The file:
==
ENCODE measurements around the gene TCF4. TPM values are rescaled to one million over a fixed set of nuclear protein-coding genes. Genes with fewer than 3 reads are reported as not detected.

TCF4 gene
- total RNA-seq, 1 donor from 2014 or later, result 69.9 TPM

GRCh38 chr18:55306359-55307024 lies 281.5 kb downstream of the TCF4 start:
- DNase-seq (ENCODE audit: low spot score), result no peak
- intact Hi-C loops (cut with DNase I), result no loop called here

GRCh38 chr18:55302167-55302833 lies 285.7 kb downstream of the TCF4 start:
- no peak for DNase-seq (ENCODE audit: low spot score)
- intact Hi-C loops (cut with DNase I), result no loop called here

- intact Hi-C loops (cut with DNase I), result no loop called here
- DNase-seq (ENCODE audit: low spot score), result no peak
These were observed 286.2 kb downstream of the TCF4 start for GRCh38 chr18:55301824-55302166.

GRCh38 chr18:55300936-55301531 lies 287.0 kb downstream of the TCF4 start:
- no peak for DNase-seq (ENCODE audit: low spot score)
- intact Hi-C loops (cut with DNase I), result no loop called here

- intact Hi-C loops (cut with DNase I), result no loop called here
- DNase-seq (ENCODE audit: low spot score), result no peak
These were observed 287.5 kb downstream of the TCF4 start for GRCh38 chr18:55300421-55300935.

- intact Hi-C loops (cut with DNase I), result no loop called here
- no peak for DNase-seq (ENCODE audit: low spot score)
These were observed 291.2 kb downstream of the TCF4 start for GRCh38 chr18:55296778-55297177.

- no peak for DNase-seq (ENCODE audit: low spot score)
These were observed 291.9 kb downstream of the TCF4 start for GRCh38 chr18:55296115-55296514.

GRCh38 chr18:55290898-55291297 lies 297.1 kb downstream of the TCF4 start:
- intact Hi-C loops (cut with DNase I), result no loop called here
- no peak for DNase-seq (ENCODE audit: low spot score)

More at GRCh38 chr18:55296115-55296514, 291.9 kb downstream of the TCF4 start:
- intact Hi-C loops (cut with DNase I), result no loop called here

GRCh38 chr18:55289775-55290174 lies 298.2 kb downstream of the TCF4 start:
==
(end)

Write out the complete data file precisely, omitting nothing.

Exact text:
ENCODE measurements around the gene TCF4. TPM values are rescaled to one million over a fixed set of nuclear protein-coding genes. Genes with fewer than 3 reads are reported as not detected.

TCF4 gene
- total RNA-seq, 1 donor from 2014 or later, result 69.9 TPM

GRCh38 chr18:55306359-55307024 lies 281.5 kb downstream of the TCF4 start:
- DNase-seq (ENCODE audit: low spot score), result no peak
- intact Hi-C loops (cut with DNase I), result no loop called here

GRCh38 chr18:55302167-55302833 lies 285.7 kb downstream of the TCF4 start:
- no peak for DNase-seq (ENCODE audit: low spot score)
- intact Hi-C loops (cut with DNase I), result no loop called here

- intact Hi-C loops (cut with DNase I), result no loop called here
- DNase-seq (ENCODE audit: low spot score), result no peak
These were observed 286.2 kb downstream of the TCF4 start for GRCh38 chr18:55301824-55302166.

GRCh38 chr18:55300936-55301531 lies 287.0 kb downstream of the TCF4 start:
- no peak for DNase-seq (ENCODE audit: low spot score)
- intact Hi-C loops (cut with DNase I), result no loop called here

- intact Hi-C loops (cut with DNase I), result no loop called here
- DNase-seq (ENCODE audit: low spot score), result no peak
These were observed 287.5 kb downstream of the TCF4 start for GRCh38 chr18:55300421-55300935.

- intact Hi-C loops (cut with DNase I), result no loop called here
- no peak for DNase-seq (ENCODE audit: low spot score)
These were observed 291.2 kb downstream of the TCF4 start for GRCh38 chr18:55296778-55297177.

- no peak for DNase-seq (ENCODE audit: low spot score)
These were observed 291.9 kb downstream of the TCF4 start for GRCh38 chr18:55296115-55296514.

GRCh38 chr18:55290898-55291297 lies 297.1 kb downstream of the TCF4 start:
- intact Hi-C loops (cut with DNase I), result no loop called here
- no peak for DNase-seq (ENCODE audit: low spot score)

More at GRCh38 chr18:55296115-55296514, 291.9 kb downstream of the TCF4 start:
- intact Hi-C loops (cut with DNase I), result no loop called here

GRCh38 chr18:55289775-55290174 lies 298.2 kb downstream of the TCF4 start: